Revamping Silver’s season salvaging tournament


Image via Wikimedia Commons

NBA Commissioner Adam Silver at a game between the Cleveland Cavaliers and Washington Wizards at Verizon Center on Nov. 21, 2014, in Washington, D.C.

By Sean Tierney, Staff Writer

The NBA is star-driven and tailor-made for a culture centered on social media and big personalities. From Lakers forward Kyle Kuzma’s outlandish outlets to this year’s historically talented rookie class to the earth-shattering player movement that happens every summer, professional basketball has no shortage of content to fill airtime on ESPN and posts on Twitter.

The league has grown massively in popularity over the past decade. Despite its upward trajectory, there is still one nagging obstacle that holds the NBA back — an 82-game regular season.

Commissioner Adam Silver and other NBA brass are now desperately searching for a way to keep the NBA relevant within its own season. Even the most die-hard fans know that it’s hard to get excited for any given game in November, which likely has little-to-no impact on the end of the season.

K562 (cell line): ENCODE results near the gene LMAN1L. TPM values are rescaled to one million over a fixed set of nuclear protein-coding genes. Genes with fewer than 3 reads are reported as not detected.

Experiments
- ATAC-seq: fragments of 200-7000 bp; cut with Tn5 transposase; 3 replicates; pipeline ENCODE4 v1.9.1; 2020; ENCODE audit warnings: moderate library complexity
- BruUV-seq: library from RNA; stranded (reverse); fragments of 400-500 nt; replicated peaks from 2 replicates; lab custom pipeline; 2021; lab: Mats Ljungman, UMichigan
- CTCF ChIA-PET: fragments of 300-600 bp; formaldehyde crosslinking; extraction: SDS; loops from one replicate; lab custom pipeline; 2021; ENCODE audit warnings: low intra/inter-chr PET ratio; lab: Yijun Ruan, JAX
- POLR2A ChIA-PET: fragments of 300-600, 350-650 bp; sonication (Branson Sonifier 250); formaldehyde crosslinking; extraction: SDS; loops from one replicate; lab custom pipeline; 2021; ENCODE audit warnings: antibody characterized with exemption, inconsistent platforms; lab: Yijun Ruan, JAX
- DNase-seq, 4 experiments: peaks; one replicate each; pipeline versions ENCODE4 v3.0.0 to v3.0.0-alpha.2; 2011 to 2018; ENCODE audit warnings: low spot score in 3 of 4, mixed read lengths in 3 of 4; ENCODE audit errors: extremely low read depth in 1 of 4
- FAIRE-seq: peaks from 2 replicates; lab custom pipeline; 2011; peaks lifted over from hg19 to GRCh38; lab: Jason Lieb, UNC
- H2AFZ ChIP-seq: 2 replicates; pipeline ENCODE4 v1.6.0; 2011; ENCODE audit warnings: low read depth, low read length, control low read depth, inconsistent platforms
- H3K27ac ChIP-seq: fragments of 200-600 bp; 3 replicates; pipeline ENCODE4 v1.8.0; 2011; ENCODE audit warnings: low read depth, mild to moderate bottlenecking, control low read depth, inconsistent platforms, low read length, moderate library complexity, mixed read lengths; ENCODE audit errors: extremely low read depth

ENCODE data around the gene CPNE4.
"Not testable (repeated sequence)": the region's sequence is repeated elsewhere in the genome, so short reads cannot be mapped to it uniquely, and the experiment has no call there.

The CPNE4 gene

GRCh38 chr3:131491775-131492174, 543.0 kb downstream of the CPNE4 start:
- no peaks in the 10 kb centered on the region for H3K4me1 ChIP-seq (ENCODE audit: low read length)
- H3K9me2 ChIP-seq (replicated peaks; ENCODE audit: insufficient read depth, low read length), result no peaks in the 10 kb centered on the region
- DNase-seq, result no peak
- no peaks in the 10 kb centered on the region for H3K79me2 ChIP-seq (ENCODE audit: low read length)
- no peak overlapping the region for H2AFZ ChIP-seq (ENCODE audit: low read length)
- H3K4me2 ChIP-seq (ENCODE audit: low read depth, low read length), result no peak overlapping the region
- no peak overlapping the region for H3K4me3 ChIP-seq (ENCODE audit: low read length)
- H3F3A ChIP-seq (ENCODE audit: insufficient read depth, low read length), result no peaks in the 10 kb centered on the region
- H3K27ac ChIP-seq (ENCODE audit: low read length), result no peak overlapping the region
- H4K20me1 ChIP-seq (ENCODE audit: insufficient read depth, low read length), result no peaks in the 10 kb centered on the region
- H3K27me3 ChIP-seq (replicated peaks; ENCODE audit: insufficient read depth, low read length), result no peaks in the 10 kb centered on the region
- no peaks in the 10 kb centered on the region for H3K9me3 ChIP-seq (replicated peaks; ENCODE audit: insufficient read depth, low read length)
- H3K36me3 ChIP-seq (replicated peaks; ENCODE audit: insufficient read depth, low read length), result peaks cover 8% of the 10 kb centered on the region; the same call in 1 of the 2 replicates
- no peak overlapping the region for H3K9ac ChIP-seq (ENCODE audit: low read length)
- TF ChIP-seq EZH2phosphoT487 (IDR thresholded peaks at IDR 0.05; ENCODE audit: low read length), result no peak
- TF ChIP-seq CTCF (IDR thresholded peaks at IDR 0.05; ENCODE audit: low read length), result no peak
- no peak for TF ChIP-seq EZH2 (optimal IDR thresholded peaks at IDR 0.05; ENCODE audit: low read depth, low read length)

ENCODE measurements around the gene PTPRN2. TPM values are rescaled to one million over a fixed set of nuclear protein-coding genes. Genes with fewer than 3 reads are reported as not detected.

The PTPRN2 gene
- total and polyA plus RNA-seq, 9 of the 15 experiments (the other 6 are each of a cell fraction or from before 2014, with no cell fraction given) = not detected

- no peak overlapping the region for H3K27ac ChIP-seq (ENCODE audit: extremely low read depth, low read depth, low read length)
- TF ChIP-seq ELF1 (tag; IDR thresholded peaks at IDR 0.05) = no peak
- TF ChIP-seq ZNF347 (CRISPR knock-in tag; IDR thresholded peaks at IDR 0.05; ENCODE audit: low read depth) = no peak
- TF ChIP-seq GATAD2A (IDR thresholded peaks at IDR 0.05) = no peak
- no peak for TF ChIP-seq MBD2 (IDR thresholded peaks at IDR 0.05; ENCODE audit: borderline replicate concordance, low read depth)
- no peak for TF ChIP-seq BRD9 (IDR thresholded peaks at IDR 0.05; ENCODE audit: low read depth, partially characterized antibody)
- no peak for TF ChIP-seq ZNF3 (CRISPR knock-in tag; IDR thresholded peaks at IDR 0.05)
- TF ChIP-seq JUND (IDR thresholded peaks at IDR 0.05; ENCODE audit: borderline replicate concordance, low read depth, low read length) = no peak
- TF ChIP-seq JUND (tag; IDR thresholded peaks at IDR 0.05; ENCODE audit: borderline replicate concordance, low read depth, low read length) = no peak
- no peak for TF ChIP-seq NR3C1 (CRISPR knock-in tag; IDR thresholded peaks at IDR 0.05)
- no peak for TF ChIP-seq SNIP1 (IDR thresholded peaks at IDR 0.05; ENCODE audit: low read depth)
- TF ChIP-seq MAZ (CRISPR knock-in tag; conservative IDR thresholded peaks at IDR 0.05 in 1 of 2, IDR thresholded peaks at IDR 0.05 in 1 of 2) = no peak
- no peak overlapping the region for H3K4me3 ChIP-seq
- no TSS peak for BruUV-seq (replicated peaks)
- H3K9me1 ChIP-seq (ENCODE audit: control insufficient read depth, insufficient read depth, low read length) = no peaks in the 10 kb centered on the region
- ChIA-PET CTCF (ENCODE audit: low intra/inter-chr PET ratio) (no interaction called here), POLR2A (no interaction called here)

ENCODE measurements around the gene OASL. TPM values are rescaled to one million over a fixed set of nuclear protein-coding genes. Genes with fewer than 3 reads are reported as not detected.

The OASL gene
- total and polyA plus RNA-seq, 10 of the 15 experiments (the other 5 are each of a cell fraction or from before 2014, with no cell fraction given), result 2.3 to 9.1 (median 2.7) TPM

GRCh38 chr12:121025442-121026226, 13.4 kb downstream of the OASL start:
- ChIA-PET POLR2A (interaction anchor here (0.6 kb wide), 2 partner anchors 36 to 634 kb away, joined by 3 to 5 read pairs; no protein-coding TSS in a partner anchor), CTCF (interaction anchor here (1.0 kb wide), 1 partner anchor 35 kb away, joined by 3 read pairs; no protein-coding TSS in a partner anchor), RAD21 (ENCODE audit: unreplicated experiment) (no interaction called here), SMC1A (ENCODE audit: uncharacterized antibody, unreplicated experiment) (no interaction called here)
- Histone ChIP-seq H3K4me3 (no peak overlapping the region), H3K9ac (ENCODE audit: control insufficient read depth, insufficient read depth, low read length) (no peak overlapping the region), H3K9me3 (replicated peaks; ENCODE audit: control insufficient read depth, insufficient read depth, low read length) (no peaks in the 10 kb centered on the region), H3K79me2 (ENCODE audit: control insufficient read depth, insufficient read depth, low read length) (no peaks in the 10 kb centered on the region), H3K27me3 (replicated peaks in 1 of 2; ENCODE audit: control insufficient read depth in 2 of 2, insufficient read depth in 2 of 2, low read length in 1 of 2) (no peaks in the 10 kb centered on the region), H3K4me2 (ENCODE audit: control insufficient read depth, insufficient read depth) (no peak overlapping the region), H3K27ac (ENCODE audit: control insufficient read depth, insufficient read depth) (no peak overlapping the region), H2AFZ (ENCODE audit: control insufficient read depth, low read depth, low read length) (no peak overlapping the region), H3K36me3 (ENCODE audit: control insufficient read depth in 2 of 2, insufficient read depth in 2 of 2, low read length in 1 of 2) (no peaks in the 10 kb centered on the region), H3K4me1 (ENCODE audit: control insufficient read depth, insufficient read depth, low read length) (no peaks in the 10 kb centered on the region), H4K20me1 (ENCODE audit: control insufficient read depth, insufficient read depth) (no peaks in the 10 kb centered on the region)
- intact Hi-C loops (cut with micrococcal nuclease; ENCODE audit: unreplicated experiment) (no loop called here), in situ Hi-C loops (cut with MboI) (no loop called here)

The NBA, much like the MLB and NHL, has historically looked to its all-star weekend to inject excitement and promote fan engagement during the dog days of the long season, but the NBA’s all-star weekend fails to live up to the hype. This fact has pushed Silver to explore more extreme measures to maximize league value.

Enter the “NBA Cup,” Silver’s European-sports-league-inspired solution to midseason apathy.

The idea for a midseason tournament is something that has been kicked around since Silver first assumed the role of commissioner in 2014. But recently his efforts have become more serious — going so far as having a working proposal for how a midseason tournament could be implemented, which also includes additional schedule changes. The latest public draft was released to all 30 teams, as well as press, on Dec. 20, 2019.

Silver commented further on the topic on Jan. 3, saying a more finalized plan will be put before the NBA Board of Governors in April, after further negotiations with owners and the NBA Players Association.

It’s unclear whether the NBA Cup will ever become a reality, but for now, we can critique the NBA’s current proposal and have fun creating our own NBA schedule changes.